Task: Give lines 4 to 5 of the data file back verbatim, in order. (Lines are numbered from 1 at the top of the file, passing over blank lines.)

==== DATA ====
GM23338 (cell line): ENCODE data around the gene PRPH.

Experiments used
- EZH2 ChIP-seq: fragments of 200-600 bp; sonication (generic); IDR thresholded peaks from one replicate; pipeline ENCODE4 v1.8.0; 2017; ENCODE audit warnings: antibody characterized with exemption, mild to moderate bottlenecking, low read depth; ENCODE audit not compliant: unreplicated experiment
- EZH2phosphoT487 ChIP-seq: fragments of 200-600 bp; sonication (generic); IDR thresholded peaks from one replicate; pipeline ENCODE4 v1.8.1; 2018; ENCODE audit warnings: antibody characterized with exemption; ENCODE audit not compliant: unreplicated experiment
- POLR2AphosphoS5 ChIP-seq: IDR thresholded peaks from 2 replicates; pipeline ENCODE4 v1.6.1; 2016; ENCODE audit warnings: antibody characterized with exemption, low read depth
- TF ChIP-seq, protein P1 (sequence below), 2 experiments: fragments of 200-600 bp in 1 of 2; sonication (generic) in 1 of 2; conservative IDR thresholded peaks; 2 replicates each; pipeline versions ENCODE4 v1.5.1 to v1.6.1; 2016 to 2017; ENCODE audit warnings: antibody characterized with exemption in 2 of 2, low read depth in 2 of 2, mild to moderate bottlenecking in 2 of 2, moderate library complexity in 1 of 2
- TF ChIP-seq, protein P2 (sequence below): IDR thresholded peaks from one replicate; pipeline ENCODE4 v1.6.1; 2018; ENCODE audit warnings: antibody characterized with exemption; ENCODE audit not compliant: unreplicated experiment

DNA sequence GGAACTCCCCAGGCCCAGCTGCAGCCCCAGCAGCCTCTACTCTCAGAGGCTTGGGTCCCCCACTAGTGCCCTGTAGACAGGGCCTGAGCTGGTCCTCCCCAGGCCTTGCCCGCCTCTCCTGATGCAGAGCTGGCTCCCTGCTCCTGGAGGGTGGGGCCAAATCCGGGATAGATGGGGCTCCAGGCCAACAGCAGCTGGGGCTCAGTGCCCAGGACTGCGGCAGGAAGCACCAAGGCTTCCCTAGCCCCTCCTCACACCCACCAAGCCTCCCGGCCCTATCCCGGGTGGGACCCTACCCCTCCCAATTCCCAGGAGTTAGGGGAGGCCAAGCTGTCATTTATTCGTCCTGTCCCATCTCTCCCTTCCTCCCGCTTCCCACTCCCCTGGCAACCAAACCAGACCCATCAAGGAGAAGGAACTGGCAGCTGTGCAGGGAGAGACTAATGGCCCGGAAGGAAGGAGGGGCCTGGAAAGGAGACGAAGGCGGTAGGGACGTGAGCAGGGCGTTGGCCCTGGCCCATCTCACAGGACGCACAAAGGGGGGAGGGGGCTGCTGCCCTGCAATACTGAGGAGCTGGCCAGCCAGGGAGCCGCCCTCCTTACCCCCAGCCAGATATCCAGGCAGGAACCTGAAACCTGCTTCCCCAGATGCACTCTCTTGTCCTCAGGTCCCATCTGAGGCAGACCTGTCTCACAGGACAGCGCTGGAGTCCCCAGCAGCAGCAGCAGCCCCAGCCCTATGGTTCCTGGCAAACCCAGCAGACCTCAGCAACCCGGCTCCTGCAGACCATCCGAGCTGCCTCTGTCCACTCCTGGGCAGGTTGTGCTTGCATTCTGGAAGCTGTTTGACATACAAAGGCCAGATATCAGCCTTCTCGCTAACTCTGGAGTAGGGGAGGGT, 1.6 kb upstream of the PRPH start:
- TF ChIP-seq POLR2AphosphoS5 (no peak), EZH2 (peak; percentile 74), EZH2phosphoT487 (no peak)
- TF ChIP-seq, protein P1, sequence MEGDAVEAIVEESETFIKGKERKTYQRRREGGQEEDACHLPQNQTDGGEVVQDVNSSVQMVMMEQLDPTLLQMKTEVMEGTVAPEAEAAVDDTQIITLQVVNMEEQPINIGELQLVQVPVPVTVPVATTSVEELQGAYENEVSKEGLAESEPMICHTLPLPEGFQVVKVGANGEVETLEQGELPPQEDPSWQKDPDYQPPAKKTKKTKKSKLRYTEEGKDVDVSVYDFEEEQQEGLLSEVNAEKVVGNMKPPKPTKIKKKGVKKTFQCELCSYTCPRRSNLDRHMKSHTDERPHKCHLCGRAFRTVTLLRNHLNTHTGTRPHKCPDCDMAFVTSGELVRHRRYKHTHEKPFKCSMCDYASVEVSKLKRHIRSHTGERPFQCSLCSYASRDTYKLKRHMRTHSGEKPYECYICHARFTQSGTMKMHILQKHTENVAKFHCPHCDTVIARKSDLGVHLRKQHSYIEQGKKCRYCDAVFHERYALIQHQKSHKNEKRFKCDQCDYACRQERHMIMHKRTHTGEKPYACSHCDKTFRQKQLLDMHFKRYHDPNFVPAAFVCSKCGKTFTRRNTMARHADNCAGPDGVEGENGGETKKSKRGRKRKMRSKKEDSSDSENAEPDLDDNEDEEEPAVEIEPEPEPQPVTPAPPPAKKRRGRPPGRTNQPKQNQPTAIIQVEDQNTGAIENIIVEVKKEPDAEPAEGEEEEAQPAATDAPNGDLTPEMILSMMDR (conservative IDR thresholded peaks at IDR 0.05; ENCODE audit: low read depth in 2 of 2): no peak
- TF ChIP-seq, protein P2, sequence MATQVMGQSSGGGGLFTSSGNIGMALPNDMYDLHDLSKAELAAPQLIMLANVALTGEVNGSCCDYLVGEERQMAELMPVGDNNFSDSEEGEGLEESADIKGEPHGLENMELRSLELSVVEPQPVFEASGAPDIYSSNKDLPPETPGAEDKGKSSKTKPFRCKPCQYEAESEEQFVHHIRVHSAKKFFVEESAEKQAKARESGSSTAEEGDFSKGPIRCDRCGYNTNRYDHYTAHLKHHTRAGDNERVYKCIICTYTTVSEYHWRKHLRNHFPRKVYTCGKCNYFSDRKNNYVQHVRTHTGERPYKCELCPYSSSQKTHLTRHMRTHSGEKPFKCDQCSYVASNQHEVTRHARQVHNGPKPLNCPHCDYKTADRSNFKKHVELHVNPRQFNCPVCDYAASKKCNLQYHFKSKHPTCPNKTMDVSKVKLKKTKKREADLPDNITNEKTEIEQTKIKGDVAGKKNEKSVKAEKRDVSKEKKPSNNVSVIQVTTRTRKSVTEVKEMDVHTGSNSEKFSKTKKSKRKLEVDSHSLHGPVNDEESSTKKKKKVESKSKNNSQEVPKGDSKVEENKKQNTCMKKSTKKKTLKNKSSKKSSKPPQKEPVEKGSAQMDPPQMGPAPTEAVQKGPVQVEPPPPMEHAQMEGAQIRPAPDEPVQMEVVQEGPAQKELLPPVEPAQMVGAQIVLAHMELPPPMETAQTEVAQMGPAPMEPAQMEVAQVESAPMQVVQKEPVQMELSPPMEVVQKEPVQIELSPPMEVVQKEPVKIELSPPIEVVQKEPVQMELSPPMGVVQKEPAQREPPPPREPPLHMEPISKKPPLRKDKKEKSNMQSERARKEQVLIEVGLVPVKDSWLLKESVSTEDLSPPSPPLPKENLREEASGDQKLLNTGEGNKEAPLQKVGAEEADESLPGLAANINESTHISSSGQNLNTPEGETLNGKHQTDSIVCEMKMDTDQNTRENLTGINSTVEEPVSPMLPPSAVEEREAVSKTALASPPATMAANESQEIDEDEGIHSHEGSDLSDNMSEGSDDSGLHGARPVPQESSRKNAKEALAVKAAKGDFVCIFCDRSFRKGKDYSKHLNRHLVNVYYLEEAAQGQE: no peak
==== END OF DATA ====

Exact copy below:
- EZH2phosphoT487 ChIP-seq: fragments of 200-600 bp; sonication (generic); IDR thresholded peaks from one replicate; pipeline ENCODE4 v1.8.1; 2018; ENCODE audit warnings: antibody characterized with exemption; ENCODE audit not compliant: unreplicated experiment
- POLR2AphosphoS5 ChIP-seq: IDR thresholded peaks from 2 replicates; pipeline ENCODE4 v1.6.1; 2016; ENCODE audit warnings: antibody characterized with exemption, low read depth